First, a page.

The district court granted the accused infringer’s motion to dismiss infringement claims because the prosecution history showed a clear and unmistakable surrender of claim scope by the patentee. The Federal Circuit affirmed.
During prosecution, the patentee had distinguished the prior art over its claims directed at a combination of compounds used to separate and purify recombinant therapeutic proteins. The patentee successfully argued that a prior art reference cited by the USPTO did not disclose or suggest “this particular combination” of compounds recited in the pending claims.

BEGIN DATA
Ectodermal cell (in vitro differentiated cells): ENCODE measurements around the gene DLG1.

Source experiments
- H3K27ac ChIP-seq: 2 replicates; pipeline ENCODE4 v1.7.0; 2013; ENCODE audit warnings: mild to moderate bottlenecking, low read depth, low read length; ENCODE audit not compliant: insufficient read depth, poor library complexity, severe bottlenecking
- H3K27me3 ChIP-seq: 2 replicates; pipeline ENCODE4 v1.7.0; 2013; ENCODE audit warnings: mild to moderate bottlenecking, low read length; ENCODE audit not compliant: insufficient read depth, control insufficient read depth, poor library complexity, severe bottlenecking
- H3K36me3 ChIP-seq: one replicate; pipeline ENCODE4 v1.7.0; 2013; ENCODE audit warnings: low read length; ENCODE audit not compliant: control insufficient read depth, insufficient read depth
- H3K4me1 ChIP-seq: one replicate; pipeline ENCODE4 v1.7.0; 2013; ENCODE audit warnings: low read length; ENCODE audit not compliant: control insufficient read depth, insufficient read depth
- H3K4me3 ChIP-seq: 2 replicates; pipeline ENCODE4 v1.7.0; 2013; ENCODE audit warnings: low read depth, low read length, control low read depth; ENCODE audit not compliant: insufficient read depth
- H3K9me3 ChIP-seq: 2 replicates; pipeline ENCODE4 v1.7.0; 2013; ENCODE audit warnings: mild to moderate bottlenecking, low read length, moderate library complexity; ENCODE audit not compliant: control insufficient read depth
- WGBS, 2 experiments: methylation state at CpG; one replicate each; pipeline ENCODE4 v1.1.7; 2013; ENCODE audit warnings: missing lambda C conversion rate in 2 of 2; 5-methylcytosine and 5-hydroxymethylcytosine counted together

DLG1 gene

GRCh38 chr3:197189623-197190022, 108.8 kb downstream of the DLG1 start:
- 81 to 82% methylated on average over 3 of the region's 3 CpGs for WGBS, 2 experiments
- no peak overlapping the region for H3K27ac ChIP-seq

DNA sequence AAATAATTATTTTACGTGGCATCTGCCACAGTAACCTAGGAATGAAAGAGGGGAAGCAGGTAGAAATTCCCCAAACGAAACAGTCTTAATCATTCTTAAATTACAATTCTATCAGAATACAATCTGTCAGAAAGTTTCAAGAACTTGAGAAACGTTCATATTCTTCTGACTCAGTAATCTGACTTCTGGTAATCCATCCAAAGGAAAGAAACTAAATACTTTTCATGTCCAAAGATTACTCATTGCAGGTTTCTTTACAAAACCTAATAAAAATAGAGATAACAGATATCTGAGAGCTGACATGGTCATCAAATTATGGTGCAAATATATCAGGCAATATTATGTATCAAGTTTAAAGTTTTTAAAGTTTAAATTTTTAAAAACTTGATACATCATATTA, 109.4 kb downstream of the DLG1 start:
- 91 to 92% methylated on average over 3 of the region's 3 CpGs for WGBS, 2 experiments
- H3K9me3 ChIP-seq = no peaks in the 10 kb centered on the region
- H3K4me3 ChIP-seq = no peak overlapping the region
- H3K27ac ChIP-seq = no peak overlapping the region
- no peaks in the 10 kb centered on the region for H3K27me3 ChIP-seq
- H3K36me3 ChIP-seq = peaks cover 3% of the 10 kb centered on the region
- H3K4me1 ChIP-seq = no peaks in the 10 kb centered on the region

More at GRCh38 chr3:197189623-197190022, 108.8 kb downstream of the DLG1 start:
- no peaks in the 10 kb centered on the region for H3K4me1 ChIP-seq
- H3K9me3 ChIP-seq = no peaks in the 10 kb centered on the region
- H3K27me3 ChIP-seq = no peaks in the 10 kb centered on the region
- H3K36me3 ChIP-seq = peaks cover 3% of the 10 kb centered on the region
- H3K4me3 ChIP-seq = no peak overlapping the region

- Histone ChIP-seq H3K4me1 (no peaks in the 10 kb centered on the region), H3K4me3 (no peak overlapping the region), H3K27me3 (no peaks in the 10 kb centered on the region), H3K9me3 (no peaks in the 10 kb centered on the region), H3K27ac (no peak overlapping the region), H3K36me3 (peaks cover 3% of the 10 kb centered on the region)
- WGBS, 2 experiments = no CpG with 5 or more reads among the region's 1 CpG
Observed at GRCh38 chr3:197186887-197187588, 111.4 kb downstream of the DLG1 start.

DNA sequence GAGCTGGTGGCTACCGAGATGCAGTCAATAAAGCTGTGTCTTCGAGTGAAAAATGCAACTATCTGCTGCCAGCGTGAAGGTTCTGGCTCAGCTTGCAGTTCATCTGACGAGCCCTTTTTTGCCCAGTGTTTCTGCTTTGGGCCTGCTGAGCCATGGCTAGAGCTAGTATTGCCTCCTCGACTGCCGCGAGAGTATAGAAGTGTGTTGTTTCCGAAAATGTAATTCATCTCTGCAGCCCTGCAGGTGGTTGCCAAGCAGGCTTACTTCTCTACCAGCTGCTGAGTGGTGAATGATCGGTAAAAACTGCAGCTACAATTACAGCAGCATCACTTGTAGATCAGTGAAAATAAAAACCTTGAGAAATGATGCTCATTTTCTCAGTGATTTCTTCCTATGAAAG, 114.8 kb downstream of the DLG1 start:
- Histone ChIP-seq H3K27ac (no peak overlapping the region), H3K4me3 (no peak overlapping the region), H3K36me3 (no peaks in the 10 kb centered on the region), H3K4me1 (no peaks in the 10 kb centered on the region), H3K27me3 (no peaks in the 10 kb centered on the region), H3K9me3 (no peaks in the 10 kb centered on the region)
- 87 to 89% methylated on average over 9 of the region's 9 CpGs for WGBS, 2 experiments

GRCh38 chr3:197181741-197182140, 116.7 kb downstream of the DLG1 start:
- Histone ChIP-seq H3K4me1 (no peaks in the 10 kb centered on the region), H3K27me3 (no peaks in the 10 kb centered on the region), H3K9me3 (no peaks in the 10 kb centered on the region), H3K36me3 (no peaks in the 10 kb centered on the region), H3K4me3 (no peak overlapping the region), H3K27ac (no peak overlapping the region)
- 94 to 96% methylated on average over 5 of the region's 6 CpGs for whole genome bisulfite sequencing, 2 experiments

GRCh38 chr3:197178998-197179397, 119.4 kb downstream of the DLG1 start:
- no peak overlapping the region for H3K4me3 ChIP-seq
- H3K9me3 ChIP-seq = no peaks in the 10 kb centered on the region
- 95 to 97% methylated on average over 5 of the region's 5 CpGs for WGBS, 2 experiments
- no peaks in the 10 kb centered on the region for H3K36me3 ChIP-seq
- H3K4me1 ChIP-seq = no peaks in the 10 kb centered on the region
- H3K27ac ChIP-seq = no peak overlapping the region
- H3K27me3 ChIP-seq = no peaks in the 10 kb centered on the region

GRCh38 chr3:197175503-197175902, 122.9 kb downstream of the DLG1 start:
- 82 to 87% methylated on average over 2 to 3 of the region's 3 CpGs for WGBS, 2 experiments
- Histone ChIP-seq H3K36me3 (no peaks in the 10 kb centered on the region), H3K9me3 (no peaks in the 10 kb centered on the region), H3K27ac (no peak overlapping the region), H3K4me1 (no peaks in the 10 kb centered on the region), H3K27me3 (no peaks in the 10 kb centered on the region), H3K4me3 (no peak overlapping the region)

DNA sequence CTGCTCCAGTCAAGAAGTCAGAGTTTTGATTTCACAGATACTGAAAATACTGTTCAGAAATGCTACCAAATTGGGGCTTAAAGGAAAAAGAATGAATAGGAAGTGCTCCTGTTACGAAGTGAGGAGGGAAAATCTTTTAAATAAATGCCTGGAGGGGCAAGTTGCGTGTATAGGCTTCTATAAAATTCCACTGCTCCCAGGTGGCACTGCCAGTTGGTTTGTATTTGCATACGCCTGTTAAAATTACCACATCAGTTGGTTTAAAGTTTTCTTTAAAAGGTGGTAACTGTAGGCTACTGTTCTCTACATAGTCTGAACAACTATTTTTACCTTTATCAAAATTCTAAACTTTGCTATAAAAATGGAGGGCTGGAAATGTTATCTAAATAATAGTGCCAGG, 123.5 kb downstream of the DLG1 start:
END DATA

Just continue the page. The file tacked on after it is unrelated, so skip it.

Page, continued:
During litigation, the patentee alleged infringement under the doctrine of equivalents because the combination of compounds used in the accused infringer’s process did not match the expressly claimed combination of compounds in the asserted patent. The Federal Circuit agreed with the district court that the patentee’s arguments during prosecution amounted to a clear and unmistakable surrender of any combination of compounds aside from the particular combination cited in the claims. Thus, argument-based prosecution history estoppel barred the patentee from succeeding on its infringement claim under the doctrine of equivalents. Significantly, even though the patentee had asserted other grounds to the examiner to distinguish the prior art, prosecution history estoppel applies to each argument when, as here, “the prior art was not distinguished based on the combination of [the] various grounds.”